Of course, in my romances set during this time in Montana, I write about astute rancher heroes such as Preston Kincaid in AMANDA'S RANCHER, Loving A Rancher Series book 1. They had fenced their land and grew hay, oats, and food crops to sustain them and their animals all year. They had dug trenches or canals to water sources, had root cellars to store fruit and root vegetables, and operated as an efficient and profitable business. In fact, some real-life ranchers did this but most did not—to their sorrow.
Following the summer drought disaster came the worst winter ever recorded. The first snow came on November 13, 1886 and fell continuously for a month. Then, in January 1887, the temperature dropped even farther, and blizzards came howling over the prairie, blasting the unsheltered herds.
Some cattle, too weak to stand, were actually blown over. Others died frozen to the ground. Even wooly buffalo died when their breath froze them to the ground where they stood. In some instances, people got lost close to their houses and froze to death only a few feet from their front doors.
No place was safe—California got nearly four inches of snow in San Francisco. North Texas and the Panhandle were inundated. Blizzards roared across the West in January 1887. On January 9, 1887 almost a inch of snow fell every hour for a twenty-four hour period. Temperatures dropped to 30 below in some places. They hit 43 below the next month. On January 14, 1887, temperatures in Miles City, Montana, bottomed out at 60 below zero. Honestly, I don’t know how anyone or anything survived that!
The Laramie Daily Boomerang of Feb. 10, 1887, reported, "The snow on the Lost Soldier division of the Lander and Rawlins stage route is four feet deep, and frozen so hard that the stages drive over it like a turnpike."
|Waiting for a Chinook|
by Charles M. Russell
Warm Chinook winds began the thaw by March 1887. Then, the widespread losses of cattle were discovered. A large number of cattle carcasses spread across the fields and washed down streams and polluted drinking water. Dead cattle littered the countryside and bobbed in the freshening rivers. An estimated hundreds of thousands of cattle carcasses littered the land—many pushed up against wire fences or lining roads. Total losses went unreported, but in some areas, up to 90 percent of the herds were wiped out.
“Day after day the snow came down, thawing and then freezing and piling itself higher and higher. By January the drifts had filled the ravines and coulées almost level,” remembered future President Theodore Roosevelt, who was ranching in Medora, Dakota Territory at the time. Later, Roosevelt wrote his friend, Henry Cabot Lodge, “Well, we have had a perfect smashup all through the cattle country of the northwest. The losses are crippling. For the first time I have been utterly unable to enjoy a visit to my ranch. I shall be glad to get home.”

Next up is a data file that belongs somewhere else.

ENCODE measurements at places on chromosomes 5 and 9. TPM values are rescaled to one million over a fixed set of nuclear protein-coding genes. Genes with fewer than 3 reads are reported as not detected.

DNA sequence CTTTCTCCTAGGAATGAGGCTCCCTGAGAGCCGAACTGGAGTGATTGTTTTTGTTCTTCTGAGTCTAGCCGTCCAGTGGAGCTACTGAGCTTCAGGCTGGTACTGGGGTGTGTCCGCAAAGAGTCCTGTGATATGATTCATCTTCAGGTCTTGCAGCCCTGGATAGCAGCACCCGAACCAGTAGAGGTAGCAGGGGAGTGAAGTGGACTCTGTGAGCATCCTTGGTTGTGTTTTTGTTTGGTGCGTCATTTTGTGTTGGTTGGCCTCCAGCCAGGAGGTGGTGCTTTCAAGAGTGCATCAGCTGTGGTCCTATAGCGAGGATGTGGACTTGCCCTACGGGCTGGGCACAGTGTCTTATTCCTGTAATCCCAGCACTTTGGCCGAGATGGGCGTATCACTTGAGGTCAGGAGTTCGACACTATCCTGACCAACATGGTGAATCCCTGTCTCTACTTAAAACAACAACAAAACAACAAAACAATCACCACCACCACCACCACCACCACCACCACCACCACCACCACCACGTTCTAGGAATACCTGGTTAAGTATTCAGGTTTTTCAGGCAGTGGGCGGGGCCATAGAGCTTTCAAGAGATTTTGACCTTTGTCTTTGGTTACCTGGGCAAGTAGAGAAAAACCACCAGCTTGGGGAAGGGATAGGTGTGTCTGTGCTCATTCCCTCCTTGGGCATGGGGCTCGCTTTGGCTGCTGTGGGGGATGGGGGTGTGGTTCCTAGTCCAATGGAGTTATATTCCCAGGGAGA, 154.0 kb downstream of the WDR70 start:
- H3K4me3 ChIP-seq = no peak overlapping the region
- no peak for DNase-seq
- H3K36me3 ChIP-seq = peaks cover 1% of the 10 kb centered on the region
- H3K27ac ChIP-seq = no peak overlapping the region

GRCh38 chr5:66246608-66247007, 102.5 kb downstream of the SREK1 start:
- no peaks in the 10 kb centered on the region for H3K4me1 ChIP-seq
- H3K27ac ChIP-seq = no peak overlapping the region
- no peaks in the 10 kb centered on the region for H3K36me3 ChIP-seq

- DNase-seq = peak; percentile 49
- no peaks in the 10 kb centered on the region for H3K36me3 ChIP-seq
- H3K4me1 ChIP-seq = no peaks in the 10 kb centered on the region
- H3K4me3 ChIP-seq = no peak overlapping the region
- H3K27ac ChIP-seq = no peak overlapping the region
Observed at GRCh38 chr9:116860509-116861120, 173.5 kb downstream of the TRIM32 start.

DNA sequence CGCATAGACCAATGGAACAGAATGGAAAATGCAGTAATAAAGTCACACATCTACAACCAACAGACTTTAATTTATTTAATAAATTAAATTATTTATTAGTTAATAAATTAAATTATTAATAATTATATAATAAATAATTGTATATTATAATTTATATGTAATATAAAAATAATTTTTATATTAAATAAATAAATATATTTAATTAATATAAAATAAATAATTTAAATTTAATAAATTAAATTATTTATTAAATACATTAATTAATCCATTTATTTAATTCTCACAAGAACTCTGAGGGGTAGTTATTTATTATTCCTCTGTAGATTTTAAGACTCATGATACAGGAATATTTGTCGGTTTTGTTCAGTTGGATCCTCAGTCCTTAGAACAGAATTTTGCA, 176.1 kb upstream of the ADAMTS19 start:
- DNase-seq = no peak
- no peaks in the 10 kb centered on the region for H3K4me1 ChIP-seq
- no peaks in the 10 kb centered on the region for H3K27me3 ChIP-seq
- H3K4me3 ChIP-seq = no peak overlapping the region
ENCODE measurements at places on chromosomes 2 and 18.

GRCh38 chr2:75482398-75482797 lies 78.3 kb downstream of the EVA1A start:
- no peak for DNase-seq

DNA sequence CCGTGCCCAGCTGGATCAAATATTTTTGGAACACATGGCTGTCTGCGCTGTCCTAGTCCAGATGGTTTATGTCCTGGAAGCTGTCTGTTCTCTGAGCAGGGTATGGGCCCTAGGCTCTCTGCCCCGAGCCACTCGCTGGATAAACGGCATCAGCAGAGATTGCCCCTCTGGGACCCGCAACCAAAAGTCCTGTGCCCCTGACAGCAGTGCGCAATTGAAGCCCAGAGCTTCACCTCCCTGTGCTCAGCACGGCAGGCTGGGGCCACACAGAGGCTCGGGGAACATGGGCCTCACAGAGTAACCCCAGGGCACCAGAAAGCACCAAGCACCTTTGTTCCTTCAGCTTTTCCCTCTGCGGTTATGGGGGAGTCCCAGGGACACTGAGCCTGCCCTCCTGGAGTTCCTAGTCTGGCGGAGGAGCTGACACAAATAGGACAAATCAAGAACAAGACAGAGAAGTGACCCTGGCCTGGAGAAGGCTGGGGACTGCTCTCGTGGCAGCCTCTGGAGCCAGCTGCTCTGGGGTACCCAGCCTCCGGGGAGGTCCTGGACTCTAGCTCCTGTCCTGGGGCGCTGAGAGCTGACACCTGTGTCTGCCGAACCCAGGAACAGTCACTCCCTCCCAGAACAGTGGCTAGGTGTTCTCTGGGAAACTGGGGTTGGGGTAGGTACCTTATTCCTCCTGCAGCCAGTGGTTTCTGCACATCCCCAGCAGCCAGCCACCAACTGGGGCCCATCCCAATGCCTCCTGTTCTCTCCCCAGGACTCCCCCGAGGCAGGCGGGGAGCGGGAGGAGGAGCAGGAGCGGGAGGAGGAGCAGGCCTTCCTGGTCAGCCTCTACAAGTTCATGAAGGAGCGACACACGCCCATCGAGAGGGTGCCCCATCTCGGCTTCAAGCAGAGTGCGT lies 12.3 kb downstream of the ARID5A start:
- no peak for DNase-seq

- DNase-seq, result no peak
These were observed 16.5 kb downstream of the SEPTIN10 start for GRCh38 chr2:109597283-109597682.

The Wyoming cattle business never again achieved the stature it had from 1868 to 1886. Historians debate over when the Old West died. The Great Die-Up may not have been the end, but the disaster certainly played a role in finishing the era. Winter of 1886–1887 was extremely harsh for much of continental North America.
Although it affected other regions in the country, it is most known for its effects on the Western United States and its cattle industry. This winter marked the end of the open range era and led to the entire reorganization of ranching. That winter proved again that nature could at any moment shatter all sense of human control—as if we need a reminder.
One desperate young woman.
A chance meeting.
A life-changing outcome.
Growing up in a brothel, Mara O'Sullivan battled public disdain and contempt, but always remained kind-hearted, virtuous, and gracious. After testifying against vicious bank robbers, her life is threatened and Mara must find sanctuary far from everything she knows.
One train ride changes her life as she fatefully meets a half-sister, Amanda, and a niece she never knew existed. But when circumstances end her sister's life, Mara makes a promise that she'll raise her niece as her own and take her sister's place as Preston Kincaid's mail-order-bride. As Mara (now called Amanda) and Preston grow closer, their marriage no longer seems like a ruse, but a relationship of love, passion, and desire.
Mara's past comes back to haunt her and she finds herself in danger—will her new husband forgive her deceit and protect her as his own?
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Caroline Clemmons writes about love that lasts forever.